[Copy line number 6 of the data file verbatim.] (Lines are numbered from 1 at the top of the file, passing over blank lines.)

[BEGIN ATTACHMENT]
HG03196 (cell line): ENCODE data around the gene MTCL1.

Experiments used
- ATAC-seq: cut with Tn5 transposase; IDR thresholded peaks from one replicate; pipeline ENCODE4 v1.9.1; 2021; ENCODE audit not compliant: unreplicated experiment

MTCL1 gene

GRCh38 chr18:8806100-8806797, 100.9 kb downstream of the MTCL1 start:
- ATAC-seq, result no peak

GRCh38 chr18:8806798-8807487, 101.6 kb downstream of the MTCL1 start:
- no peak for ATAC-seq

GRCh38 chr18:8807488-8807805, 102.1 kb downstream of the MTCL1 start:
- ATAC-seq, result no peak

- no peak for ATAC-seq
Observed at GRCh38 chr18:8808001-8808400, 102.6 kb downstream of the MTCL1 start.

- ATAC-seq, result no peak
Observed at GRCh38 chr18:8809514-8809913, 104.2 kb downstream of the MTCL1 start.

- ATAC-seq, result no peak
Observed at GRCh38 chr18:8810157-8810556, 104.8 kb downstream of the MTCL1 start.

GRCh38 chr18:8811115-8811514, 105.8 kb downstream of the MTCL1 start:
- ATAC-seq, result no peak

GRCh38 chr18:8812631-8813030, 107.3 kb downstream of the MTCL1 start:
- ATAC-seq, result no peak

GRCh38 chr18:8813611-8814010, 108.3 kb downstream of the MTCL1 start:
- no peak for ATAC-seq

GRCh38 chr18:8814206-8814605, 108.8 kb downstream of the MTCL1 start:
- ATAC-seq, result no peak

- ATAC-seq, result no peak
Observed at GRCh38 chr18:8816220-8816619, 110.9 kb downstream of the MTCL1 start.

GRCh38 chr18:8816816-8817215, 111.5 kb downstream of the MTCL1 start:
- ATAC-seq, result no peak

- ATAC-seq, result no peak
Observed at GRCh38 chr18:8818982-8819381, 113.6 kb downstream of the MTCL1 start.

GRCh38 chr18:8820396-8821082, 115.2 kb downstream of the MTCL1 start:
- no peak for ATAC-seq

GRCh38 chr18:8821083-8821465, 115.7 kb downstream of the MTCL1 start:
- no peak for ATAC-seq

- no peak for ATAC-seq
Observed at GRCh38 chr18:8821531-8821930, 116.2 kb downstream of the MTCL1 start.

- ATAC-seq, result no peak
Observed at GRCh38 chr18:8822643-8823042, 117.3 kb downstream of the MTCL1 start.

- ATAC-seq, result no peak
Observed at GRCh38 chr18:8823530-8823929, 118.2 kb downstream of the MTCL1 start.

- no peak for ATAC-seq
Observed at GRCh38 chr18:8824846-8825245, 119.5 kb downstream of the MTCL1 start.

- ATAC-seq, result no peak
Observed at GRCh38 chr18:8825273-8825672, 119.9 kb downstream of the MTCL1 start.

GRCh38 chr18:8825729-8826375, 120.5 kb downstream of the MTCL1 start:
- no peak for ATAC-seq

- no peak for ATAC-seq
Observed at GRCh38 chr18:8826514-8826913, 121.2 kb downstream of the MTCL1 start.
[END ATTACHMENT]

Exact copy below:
- ATAC-seq, result no peak